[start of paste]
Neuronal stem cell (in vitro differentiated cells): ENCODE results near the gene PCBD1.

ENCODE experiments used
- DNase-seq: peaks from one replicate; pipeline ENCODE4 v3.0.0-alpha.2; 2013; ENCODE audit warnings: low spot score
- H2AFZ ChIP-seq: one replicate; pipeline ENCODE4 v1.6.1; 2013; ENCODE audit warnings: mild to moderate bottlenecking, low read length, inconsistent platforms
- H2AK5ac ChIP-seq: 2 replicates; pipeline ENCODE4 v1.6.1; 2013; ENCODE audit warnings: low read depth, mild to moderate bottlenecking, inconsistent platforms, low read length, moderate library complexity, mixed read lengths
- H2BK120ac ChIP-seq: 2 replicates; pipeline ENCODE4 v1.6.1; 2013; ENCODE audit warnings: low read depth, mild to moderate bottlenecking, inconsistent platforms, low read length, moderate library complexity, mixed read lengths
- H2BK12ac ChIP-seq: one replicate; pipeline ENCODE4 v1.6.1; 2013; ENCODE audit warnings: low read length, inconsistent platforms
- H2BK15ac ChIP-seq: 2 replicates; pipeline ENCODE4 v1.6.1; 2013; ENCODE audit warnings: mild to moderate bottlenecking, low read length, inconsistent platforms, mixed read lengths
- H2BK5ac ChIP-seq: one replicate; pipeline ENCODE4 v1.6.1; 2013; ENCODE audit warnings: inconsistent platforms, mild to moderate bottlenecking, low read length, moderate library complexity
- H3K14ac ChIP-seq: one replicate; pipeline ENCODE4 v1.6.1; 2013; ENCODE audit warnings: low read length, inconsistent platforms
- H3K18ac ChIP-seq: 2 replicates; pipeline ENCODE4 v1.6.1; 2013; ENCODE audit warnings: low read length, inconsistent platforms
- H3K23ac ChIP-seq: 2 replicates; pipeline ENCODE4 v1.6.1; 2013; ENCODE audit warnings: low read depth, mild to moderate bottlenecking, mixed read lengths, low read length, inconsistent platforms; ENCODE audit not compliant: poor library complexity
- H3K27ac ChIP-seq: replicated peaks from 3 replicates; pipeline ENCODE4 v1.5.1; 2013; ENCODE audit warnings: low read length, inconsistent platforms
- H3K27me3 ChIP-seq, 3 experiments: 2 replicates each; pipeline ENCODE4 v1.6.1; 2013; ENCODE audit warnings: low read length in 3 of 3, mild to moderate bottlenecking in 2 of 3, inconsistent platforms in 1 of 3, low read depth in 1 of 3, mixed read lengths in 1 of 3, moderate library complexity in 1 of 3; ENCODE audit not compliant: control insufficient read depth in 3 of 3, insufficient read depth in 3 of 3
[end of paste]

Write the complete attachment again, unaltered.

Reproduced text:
Neuronal stem cell (in vitro differentiated cells): ENCODE results near the gene PCBD1.

ENCODE experiments used
- DNase-seq: peaks from one replicate; pipeline ENCODE4 v3.0.0-alpha.2; 2013; ENCODE audit warnings: low spot score
- H2AFZ ChIP-seq: one replicate; pipeline ENCODE4 v1.6.1; 2013; ENCODE audit warnings: mild to moderate bottlenecking, low read length, inconsistent platforms
- H2AK5ac ChIP-seq: 2 replicates; pipeline ENCODE4 v1.6.1; 2013; ENCODE audit warnings: low read depth, mild to moderate bottlenecking, inconsistent platforms, low read length, moderate library complexity, mixed read lengths
- H2BK120ac ChIP-seq: 2 replicates; pipeline ENCODE4 v1.6.1; 2013; ENCODE audit warnings: low read depth, mild to moderate bottlenecking, inconsistent platforms, low read length, moderate library complexity, mixed read lengths
- H2BK12ac ChIP-seq: one replicate; pipeline ENCODE4 v1.6.1; 2013; ENCODE audit warnings: low read length, inconsistent platforms
- H2BK15ac ChIP-seq: 2 replicates; pipeline ENCODE4 v1.6.1; 2013; ENCODE audit warnings: mild to moderate bottlenecking, low read length, inconsistent platforms, mixed read lengths
- H2BK5ac ChIP-seq: one replicate; pipeline ENCODE4 v1.6.1; 2013; ENCODE audit warnings: inconsistent platforms, mild to moderate bottlenecking, low read length, moderate library complexity
- H3K14ac ChIP-seq: one replicate; pipeline ENCODE4 v1.6.1; 2013; ENCODE audit warnings: low read length, inconsistent platforms
- H3K18ac ChIP-seq: 2 replicates; pipeline ENCODE4 v1.6.1; 2013; ENCODE audit warnings: low read length, inconsistent platforms
- H3K23ac ChIP-seq: 2 replicates; pipeline ENCODE4 v1.6.1; 2013; ENCODE audit warnings: low read depth, mild to moderate bottlenecking, mixed read lengths, low read length, inconsistent platforms; ENCODE audit not compliant: poor library complexity
- H3K27ac ChIP-seq: replicated peaks from 3 replicates; pipeline ENCODE4 v1.5.1; 2013; ENCODE audit warnings: low read length, inconsistent platforms
- H3K27me3 ChIP-seq, 3 experiments: 2 replicates each; pipeline ENCODE4 v1.6.1; 2013; ENCODE audit warnings: low read length in 3 of 3, mild to moderate bottlenecking in 2 of 3, inconsistent platforms in 1 of 3, low read depth in 1 of 3, mixed read lengths in 1 of 3, moderate library complexity in 1 of 3; ENCODE audit not compliant: control insufficient read depth in 3 of 3, insufficient read depth in 3 of 3